Cover Image
close this bookDisaster Reports : The Effects of Hurricane David. 1979, on the Population of Dominica (PAHO)
close this folder3. Results
View the document3.1. Response
View the document3.2. The population sample
Open this folder and view contents3.3. Socio-economic overview
Open this folder and view contents3.4. Injuries
View the document3.5. Pregnancy
View the document3.6 Communicable diseases

3.5. Pregnancy

In the sample, 94 women were pregnant at the time of the disaster. To them an additional series of questions were asked. (See Annex). This was meant to test the hypothesis that the shock, possible injury and stress occasioned by the hurricane, might have adversely affected the outcome of their pregnancies.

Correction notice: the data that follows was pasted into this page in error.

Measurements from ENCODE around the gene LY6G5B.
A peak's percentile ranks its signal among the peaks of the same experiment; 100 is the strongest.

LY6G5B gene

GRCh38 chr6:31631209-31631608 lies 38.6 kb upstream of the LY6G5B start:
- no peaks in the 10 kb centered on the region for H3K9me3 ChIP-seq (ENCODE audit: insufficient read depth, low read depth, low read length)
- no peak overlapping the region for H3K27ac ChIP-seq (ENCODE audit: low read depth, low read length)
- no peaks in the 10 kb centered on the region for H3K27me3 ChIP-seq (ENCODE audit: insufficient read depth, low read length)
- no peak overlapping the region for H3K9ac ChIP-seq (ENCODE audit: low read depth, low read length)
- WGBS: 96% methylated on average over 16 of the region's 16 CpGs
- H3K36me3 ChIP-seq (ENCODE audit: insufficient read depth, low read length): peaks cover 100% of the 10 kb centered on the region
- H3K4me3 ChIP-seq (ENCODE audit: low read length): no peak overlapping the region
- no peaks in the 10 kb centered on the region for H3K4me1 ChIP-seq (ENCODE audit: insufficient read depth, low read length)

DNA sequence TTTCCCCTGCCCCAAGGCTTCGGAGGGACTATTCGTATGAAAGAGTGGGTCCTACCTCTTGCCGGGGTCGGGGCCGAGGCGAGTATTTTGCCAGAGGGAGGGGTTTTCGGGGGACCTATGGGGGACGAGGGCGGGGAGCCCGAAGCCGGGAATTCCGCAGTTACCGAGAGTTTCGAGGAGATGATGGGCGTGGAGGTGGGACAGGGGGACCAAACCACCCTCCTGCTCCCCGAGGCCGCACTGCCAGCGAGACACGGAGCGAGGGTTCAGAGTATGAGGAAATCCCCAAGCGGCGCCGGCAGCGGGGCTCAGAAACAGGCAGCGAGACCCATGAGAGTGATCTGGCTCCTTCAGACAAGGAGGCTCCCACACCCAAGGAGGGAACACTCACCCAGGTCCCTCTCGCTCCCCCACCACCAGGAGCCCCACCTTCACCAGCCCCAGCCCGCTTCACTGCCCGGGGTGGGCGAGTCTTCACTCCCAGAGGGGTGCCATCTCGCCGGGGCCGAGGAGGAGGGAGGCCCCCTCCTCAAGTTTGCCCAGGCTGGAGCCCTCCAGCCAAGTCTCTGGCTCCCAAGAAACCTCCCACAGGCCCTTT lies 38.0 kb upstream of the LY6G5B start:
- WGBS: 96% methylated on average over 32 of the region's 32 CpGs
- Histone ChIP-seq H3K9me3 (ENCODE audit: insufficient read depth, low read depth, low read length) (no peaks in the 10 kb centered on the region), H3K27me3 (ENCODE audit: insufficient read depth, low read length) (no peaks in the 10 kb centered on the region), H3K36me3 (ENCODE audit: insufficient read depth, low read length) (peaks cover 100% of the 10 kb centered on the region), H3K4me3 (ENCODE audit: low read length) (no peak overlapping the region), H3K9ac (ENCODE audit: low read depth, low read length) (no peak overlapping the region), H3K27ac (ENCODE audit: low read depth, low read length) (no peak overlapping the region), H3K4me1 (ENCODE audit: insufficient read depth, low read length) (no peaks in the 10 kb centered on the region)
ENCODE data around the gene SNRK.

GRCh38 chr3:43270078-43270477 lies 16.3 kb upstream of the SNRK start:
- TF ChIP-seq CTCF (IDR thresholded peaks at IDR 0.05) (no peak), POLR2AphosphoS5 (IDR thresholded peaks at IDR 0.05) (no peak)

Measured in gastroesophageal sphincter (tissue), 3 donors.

Table 40: Reported Outcome of Pregnancy


Live births


Early miscarriage


Late miscarriages






Table 40 suggests that the disaster did not seem to induce miscarriages. This is interesting in view of the relatively large number of injuries reported by these women. Nine out of 94 said they had suffered injury at the time of the disaster, giving an injury rate of 96 per thousand. As with the rest of the population*, most of the injuries occurred outside. Five of the seven so injured were at least six months pregnant at the time.

* In general, the pregnant women did not seem to have different experiences of the disaster from the rest of the population. For example, the houses in which they lived suffered the same degree of damage as those of the rest of the population.

Two pregnant women from Roseau left the island after the disaster and delivered their babies abroad Such overseas deliveries may help to explain the alight decline in government birth registrations in the months following the disaster. (The average number of monthly births registered for January to August 1979 was 130, while the average number of monthly births for September 1979 to March 1980 was 118)